Depositor compensation scheme protects Kiwis’ money
New Zealanders will have up to $100,000 of their deposits in any eligible institution guaranteed in the event that institution fails, under legislation introduced in Parliament today.
The Deposit Takers Bill is the third piece of legislation in a comprehensive review of the Reserve Bank of New Zealand Act and follows the Reserve Bank of New Zealand (Monetary Policy) Amendment Act 2018, which changed the objectives and decision making process for monetary policy, and the Reserve Bank of New Zealand Act 2021, which dealt with institutional arrangements for the Reserve Bank.
The Bill has been the subject of two rounds of public consultation. It brings all deposit takers (such as banks, credit unions, building societies and finance companies) under one set of rules and protects New Zealanders’ money through the introduction of a depositor compensation scheme.
“The absence of depositor protection has been a long-standing gap in New Zealand’s financial safety net. This legislation closes that gap and brings New Zealand in line with international practices,” Grant Robertson said.
“It provides economic security for eligible New Zealanders if their bank or other deposit taking institution fails while helping protect the country’s financial system and wider economy.
“The $100,000 limit has been doubled after consultation and will fully protect 93 percent of depositors.
“The scheme will be pre-funded by levies on deposit takers and supported by a Crown backstop.
“Officials are currently exploring options for setting the required size of the fund. Approaches taken by other countries range from 0.3 percent to 5 percent of covered deposits built up over a five to 20 year period.
“The levy is also expected to be risk-based, with deposit takers paying different rates depending on an assessment of the risks they pose, which will encourage them to avoid excessive risk-taking that may financially harm Kiwis,” Grant Robertson said.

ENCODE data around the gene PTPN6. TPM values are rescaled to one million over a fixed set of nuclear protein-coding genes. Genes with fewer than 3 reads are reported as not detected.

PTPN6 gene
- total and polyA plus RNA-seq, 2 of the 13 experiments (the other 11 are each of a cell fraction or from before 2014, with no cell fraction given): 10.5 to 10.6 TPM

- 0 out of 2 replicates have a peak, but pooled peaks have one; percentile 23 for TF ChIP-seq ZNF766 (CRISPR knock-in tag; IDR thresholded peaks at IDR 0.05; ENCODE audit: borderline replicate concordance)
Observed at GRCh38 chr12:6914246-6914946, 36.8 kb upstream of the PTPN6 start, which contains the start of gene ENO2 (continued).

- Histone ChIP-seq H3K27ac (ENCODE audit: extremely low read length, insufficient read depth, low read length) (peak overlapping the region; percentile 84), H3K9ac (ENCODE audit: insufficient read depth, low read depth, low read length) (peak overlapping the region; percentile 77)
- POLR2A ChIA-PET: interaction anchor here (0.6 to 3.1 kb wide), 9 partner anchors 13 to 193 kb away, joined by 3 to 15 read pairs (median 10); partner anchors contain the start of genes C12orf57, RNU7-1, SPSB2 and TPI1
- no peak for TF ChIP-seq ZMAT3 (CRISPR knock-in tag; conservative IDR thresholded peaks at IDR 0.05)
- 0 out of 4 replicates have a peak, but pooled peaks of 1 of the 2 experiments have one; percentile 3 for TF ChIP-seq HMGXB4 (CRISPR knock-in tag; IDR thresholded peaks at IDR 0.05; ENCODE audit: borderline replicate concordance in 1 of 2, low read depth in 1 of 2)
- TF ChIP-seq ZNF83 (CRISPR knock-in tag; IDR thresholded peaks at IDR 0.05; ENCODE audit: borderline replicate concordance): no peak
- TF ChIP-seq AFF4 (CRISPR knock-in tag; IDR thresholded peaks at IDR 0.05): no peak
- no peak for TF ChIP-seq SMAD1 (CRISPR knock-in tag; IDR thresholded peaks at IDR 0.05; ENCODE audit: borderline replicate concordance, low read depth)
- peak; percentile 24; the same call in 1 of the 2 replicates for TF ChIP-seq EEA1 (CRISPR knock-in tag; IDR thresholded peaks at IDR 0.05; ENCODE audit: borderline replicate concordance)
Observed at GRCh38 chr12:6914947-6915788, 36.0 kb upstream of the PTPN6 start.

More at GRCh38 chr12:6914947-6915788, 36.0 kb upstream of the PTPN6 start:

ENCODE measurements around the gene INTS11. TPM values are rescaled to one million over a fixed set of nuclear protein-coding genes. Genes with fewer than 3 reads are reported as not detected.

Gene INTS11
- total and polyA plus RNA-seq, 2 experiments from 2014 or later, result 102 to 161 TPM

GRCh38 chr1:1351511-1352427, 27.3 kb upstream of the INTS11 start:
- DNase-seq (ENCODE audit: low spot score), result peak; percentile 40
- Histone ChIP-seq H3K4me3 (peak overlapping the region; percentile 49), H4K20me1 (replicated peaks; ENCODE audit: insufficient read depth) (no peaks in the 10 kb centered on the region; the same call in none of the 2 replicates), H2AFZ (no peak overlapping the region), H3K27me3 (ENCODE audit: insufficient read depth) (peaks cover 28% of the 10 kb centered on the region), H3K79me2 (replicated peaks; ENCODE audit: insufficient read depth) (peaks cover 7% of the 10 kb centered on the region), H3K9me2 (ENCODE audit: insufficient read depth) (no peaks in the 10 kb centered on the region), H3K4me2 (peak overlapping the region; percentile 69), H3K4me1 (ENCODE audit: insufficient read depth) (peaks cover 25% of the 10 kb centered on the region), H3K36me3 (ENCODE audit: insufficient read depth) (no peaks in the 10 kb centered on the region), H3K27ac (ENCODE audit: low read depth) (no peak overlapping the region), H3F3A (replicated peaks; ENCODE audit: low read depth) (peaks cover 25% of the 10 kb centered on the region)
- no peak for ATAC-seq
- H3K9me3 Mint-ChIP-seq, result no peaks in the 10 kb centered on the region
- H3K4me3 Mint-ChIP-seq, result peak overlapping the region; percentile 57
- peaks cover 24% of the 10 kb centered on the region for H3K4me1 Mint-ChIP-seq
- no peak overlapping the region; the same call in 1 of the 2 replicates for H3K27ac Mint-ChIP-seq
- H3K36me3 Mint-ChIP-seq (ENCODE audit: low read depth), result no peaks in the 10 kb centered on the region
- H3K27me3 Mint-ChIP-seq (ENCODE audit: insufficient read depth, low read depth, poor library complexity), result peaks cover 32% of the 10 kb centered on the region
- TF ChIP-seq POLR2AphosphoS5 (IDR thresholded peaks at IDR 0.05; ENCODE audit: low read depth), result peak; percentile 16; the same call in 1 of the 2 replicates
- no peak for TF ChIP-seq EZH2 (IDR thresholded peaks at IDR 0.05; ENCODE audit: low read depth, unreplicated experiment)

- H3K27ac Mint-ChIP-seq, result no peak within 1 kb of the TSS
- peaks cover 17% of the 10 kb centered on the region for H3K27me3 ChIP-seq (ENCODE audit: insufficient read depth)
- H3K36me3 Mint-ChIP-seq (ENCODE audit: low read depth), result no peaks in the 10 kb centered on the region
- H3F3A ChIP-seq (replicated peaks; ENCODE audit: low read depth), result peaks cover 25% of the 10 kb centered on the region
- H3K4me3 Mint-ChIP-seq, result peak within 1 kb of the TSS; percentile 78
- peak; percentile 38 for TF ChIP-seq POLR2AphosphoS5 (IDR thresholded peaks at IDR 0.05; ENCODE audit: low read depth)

The Bill also gives the Reserve Bank the ability to set standards as the main tool for imposing prudential requirements and modernises the regulation and supervision of all deposit takers and strengthens New Zealand’s financial crisis framework.
“The Reserve Bank will have stronger and a broader range of supervisory and enforcement powers to ensure compliance and avoid breaches,” Grant Robertson said.
“Taken together, the recommendations will considerably strengthen New Zealand’s financial system safety net and contribute to a robust framework of protections for depositors. It also brings our protections into line with those in place overseas.”
More on the details of the Deposit Takers Bill can be found here.
Licensed deposit-taking institutions include banks, credit unions, building societies, and retail deposit finance companies that are eligible to be licensed deposit takers.
The Deposit Takers Bill will comprise three main parts. These are:
- A set of recommendations around the prudential regulation and supervision of deposit takers: the objectives for the Reserve Bank under new sectoral legislation for deposit takers; the prudential boundary for ‘deposit taking’; the licensing framework and how prudential requirements will be imposed; a new accountability framework for directors of deposit takers; the suite of supervisory and enforcement tools available to the Reserve Bank, and; the appeal rights afforded to parties impacted by prudential decisions of the Reserve Bank.
- Introduction of a formal scheme to protect depositors from loss if a deposit taker fails. New Zealand has been an outlier internationally given the absence of such a scheme in this country. Depositors will be covered up to $100,000 of their deposits at any single deposit taker once the scheme is implemented.
- New Zealand’s deposit takers’ crisis management framework has been strengthened, informed by international experience during and since the global financial crisis, but tailored for New Zealand circumstances. The suite of recommendations will provide a clear mandate for the Reserve Bank as the resolution authority, while enhancing the suite of powers available to manage a deposit taker in distress.
Currently, all OECD countries have deposit insurance except Israel and New Zealand. Globally, there are 92 jurisdictions having deposit insurance schemes in place, according to International Deposit Insurance Association.